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Protecting Patient Confidentiality

patient record confidentiality

Protecting Patient Confidentiality

Do you know what security threats your medical practice faces? It’s estimated that around 83% of doctor’s practices are hacked by cybercriminals every year. While the prevalence of medical practice cyber attacks is concerning, you can take steps to protect your practice and your patients’ privacy. 

 

Why are patient records being stolen?

You might wonder why anyone would bother stealing your patients’ medical records. Are blood pressure trends valuable demographic data? While insurance companies may want to know the details of your patients’ weight, blood pressure, and smoking habits, cybercriminals want your patients’ personal information and insurance details so they can file fraudulent insurance claims.

 

A complete medical record can sell for $1000 or more on the darknet. In addition to information that enables insurance fraud, medical records also include all the details needed for identity theft. 

 

Common types of cybercrime

Unfortunately, medical practices are vulnerable to common classifications of cyberattacks, including:

 

  • Phishing
  • Malware infections
  • Improper electronic personal health information access
  • Network breaches
  • Ransomware attacks

 

A troubling common factor across medical practice cyberattacks is that, in many cases, these crimes could have been prevented with some necessary security measures aimed at HIPAA compliance.  

 

Additional consequences of data breaches

Your practice is legally obligated to protect the private information of your patients, and there are steep fines for data breaches. Your practice could be shut down for days while you sort the consequences of the attack. Your patients could move to other practices when they learn about the attack.

 

Protect your patients’ privacy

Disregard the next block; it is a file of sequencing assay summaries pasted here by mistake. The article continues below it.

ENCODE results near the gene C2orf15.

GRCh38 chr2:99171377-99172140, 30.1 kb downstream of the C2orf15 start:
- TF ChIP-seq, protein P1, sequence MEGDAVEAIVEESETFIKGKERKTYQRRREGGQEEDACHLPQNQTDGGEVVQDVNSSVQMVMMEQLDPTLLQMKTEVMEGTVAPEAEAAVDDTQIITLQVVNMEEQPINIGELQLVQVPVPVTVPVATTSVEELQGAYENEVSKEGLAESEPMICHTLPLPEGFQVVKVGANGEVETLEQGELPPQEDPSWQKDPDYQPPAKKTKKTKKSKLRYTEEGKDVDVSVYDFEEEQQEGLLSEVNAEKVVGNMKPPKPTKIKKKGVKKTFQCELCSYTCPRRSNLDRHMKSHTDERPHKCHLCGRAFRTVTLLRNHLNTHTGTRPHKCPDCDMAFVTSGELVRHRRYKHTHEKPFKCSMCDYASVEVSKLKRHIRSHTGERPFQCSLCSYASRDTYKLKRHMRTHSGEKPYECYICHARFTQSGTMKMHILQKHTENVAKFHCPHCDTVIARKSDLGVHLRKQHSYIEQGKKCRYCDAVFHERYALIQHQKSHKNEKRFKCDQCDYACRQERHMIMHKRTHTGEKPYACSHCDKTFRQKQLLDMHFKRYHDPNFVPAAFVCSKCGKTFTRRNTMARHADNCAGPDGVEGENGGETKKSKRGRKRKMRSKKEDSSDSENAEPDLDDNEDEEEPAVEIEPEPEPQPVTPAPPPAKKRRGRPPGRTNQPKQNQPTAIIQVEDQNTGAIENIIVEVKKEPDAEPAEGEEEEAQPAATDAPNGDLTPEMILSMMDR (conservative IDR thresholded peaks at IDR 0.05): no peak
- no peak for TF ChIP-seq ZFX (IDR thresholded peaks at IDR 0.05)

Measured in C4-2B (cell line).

Fortunately, you can take steps to protect your patients’ privacy as well as other data held by your practice. 

 

Create a privacy policy

Privacy policies don’t have to be complicated. In fact, the best strategies feel like common sense. You need to make sure that every member of your team knows the policy and how it applies to their jobs. This includes using strong passwords, keeping a clear desk, and making sure any hard copies of patient information are thoroughly shredded or locked in files. 

 

Use secure systems

When you choose an EHR/EMR program, make sure it adheres to the most current security standards. All patient data should be encrypted and password protected. You may also want to review what data you collect and store.

 

Implement IT security best practices

Some of the first steps you can take to ensure your practice adheres to IT security best practices include:

 

  • Encrypting all hardware including all laptops, tablets, and practice smartphones
  • Implement a policy that all passwords must contain a combination of numbers, letters, and symbols
  • Never share passwords
  • Use two-factor authentication
  • Use current antivirus programs and update them regularly
  • Use separate WiFi networks for your practice and your patients

Ensure your partners are also committed to the security

When you enter into a partnership with another organization, whether its a supplier or a service provider, make sure they also follow the same strict security protocols in place at your practice. If your partners have access to any sensitive data, it’s imperative that they also follow every rule to protect your patients’ privacy.

 

For example, Ferndale Road is committed to protecting sensitive data. Our ePaper Road program is encrypted and uses special authentication programming to ensure that any patient record request is from an authorized person before retrieving the patient file.